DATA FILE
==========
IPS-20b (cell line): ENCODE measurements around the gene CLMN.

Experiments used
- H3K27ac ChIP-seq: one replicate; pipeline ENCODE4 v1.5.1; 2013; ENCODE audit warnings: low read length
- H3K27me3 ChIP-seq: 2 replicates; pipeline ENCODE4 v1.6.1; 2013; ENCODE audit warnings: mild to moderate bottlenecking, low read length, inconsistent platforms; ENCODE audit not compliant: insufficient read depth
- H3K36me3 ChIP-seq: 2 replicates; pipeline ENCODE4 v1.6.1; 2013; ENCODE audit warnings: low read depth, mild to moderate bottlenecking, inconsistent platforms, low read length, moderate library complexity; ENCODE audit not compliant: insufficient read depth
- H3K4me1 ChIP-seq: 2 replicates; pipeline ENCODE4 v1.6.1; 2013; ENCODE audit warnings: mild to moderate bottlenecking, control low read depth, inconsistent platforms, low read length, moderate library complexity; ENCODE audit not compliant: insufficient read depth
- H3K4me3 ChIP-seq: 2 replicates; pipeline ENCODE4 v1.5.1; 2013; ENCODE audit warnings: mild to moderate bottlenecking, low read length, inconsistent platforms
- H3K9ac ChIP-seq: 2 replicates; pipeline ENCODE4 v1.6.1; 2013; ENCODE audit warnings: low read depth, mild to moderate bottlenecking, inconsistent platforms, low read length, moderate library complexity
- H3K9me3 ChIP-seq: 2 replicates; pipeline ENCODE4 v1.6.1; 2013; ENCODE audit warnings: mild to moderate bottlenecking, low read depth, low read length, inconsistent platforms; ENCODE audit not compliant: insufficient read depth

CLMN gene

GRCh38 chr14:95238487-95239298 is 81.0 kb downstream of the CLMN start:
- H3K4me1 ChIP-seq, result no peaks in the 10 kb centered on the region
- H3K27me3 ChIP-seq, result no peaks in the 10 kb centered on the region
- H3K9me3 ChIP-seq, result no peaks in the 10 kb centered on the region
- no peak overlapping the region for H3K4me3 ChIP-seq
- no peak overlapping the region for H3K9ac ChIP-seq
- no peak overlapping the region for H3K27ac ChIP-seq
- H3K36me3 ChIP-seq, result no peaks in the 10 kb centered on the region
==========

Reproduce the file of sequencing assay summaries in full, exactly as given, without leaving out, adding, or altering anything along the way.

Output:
IPS-20b (cell line): ENCODE measurements around the gene CLMN.

Experiments used
- H3K27ac ChIP-seq: one replicate; pipeline ENCODE4 v1.5.1; 2013; ENCODE audit warnings: low read length
- H3K27me3 ChIP-seq: 2 replicates; pipeline ENCODE4 v1.6.1; 2013; ENCODE audit warnings: mild to moderate bottlenecking, low read length, inconsistent platforms; ENCODE audit not compliant: insufficient read depth
- H3K36me3 ChIP-seq: 2 replicates; pipeline ENCODE4 v1.6.1; 2013; ENCODE audit warnings: low read depth, mild to moderate bottlenecking, inconsistent platforms, low read length, moderate library complexity; ENCODE audit not compliant: insufficient read depth
- H3K4me1 ChIP-seq: 2 replicates; pipeline ENCODE4 v1.6.1; 2013; ENCODE audit warnings: mild to moderate bottlenecking, control low read depth, inconsistent platforms, low read length, moderate library complexity; ENCODE audit not compliant: insufficient read depth
- H3K4me3 ChIP-seq: 2 replicates; pipeline ENCODE4 v1.5.1; 2013; ENCODE audit warnings: mild to moderate bottlenecking, low read length, inconsistent platforms
- H3K9ac ChIP-seq: 2 replicates; pipeline ENCODE4 v1.6.1; 2013; ENCODE audit warnings: low read depth, mild to moderate bottlenecking, inconsistent platforms, low read length, moderate library complexity
- H3K9me3 ChIP-seq: 2 replicates; pipeline ENCODE4 v1.6.1; 2013; ENCODE audit warnings: mild to moderate bottlenecking, low read depth, low read length, inconsistent platforms; ENCODE audit not compliant: insufficient read depth

CLMN gene

GRCh38 chr14:95238487-95239298 is 81.0 kb downstream of the CLMN start:
- H3K4me1 ChIP-seq, result no peaks in the 10 kb centered on the region
- H3K27me3 ChIP-seq, result no peaks in the 10 kb centered on the region
- H3K9me3 ChIP-seq, result no peaks in the 10 kb centered on the region
- no peak overlapping the region for H3K4me3 ChIP-seq
- no peak overlapping the region for H3K9ac ChIP-seq
- no peak overlapping the region for H3K27ac ChIP-seq
- H3K36me3 ChIP-seq, result no peaks in the 10 kb centered on the region